Thursday, March 14, 2013

Playhouse History – A to Z

March 14, 2013

By Patricia Blaufuss

Public Relations Manager

So much rich history.  So little blog space. 
Where to begin to write about a very special place that has a storied past of 83 years?  In an attempt to scratch the surface of the Playhouse’s long history, here are some highlights from A to Z.

A  The Apprentice system at the Playhouse starts in 1946.  Over the years, summer apprentices include Stephen Sondheim (1950) and Tammy Grimes (1954).  Grimes is fired from the box office in her first week because she is unable to make the correct change for patrons.  She is transferred backstage among the stars where she longs to be, and is appointed to press Richard Kiley’s pants.  Today, the Playhouse is home to the Woodward Internship Program, one of the nation’s preeminent programs for emerging theater professionals.  

Butterflies Are Free (1969) premieres with Blythe Danner as the ingenious girl who falls in love with a blind boy, played by Keir Dullea.  The comedy transfers to Broadway, where it runs over three years, earning Danner a Tony Award. The play remains in the Playhouse’s annals as one of some 36 productions that made the giant leap from Westport to Broadway.
C  The house manager rings a cow bell and calls, “Curtain going up,” before the start of each show and at the end of intermission.  In 1835, the building that will become the Playhouse is originally built as a tannery manufacturing hatters’ leathers.  In 1880, it is a steam-powered cider mill. The cow bell is a throw-back to the 1920s when the Playhouse is an abandoned barn, before its splendid transformation into a theater in 1931.  

D  Just before Olivia de Havilland takes the Playhouse stage on her opening night of What Every Woman Knows in 1946, she marries novelist and journalist Marcus Goodrich at Langnerlane, the Weston property owned by Lawrence Langner and Armina Marshall.  The bride is given away by Lawrence Langner.  He had been a friend of her late father, who, like Langner, was a patent attorney and had acted for Langner’s firm in Japan.  The ceremony begins with strains of Mendelssohn’s Wedding March played by a lady harpist from the Oklahoma! orchestra in New York, who is brought to Weston on the back of a truck. 


E  Eva Le Gallienne makes her last appearance at the Playhouse in her Tony-nominated role in To Grandmother’s House We Go (1981).  The Weston resident first trods the Playhouse boards in Camille (1936) and has many roles here in between.  Today, the Playhouse’s Green Room is named in her honor and contains memorabilia from her career. 
F   Henry Fonda and daughter Jane appear on the Playhouse stage, though not at the same time. With a film career still in the future, Jane Fonda stars in No Concern of Mine in 1960. Her father appears in The Virginian at the Playhouse in 1937, the year his daughter is born.  

G  Playwright A. R. “Pete” Gurney is a favorite at the Playhouse. 13 Gurney plays, in addition to a few playreadings and fundraisers, are produced here, starting with Children starring Sada Thompson in 1980.  The Dining Room is slated to open the 2013 season, April 30 through May 18.  It was first staged at the Playhouse 30 years ago in 1983.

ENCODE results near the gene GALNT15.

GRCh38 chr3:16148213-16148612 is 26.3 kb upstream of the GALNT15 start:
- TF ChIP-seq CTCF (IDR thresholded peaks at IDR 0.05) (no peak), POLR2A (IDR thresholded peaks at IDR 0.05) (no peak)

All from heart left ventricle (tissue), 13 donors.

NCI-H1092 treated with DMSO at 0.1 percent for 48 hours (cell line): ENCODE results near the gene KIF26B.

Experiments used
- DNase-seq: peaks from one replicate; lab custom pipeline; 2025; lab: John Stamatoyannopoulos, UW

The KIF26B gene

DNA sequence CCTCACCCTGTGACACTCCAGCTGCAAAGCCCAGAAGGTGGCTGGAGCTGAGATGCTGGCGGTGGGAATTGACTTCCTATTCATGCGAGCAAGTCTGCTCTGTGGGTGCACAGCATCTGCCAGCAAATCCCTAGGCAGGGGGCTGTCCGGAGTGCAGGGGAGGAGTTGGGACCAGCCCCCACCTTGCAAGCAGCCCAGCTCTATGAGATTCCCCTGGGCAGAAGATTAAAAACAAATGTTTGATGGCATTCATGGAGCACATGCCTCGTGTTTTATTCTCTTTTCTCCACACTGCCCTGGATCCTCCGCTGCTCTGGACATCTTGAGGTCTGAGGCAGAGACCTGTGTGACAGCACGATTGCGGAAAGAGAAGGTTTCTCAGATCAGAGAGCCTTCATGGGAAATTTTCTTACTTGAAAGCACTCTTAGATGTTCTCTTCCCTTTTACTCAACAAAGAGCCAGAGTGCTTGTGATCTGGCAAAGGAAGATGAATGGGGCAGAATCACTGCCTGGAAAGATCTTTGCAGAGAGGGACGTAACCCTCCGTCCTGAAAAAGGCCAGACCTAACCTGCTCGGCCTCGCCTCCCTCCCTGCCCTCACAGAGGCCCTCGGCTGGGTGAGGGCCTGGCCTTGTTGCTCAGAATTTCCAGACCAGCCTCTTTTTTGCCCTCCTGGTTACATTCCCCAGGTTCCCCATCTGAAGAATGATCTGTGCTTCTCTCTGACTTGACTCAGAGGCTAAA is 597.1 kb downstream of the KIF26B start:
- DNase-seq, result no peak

H  Known as “the first lady of the American theater,” Helen Hayes appears at the Playhouse in Westport author A. E. Hotchner’s The White House (1964), and earlier in Good Housekeeping (1949), with her daughter Mary MacArthur.  Mary dies of polio shortly thereafter.  

  A world premiere comedy by Noël Coward, Island Fling, is a star vehicle for filmdom’s Claudette Colbert in 1951.  It’s held over for an extra week. Post-performance visitors to Miss Colbert’s dressing room include Marlene Dietrich, Danny Kaye, Richard Rodgers, and Otto Preminger. 

Photo by T. Charles Erickson


J  James Earl Jones appears as Thurgood Marshall in the world premiere of Thurgood by George Stevens, Jr. in 2006. A press conference in the Playhouse’s Sheffer Rehearsal Studio to meet Mr. Jones is standing room only.  Jones later joins the Playhouse board of trustees.

K  In 1939, an unknown Gene Kelly dances in Magazine Page, a musical revue.  The cast includes a young singer called Judith Tuvim, who would be later known as Judy Holliday, and a pair of writer-performers named Betty Comden and Adolph Green.  But Kelly steals the show and is catapulted to Broadway fame in The Time of Your Life (1939), followed by the lead in Pal Joey (1940). 


L  The Playhouse property and abandoned barn with assessed value of $14,000, unused since the 1920s, is acquired in 1930 by Lawrence Langner, co-founder of the Theatre Guild in New York City, and his wife, Armina Marshall Langner.  They want to build a theater near their Weston, Connecticut, home. 


 M  James B. McKenzie produces 419 plays at the Playhouse during his tenure as executive producer from 1959 through 1999.  A U.S. Navy veteran and avid sailor, he boasts on his sailing resume that he had been grounded more than 100 times – claiming that it shows “experience” as well as “the overwhelming satisfaction of having refloated the boat each time.”  Through its share of calm and rough waters, the Playhouse remains on a steady course for 41 summer seasons with McKenzie at the helm.

To be continued next week – with the alphabet’s second half.

No comments: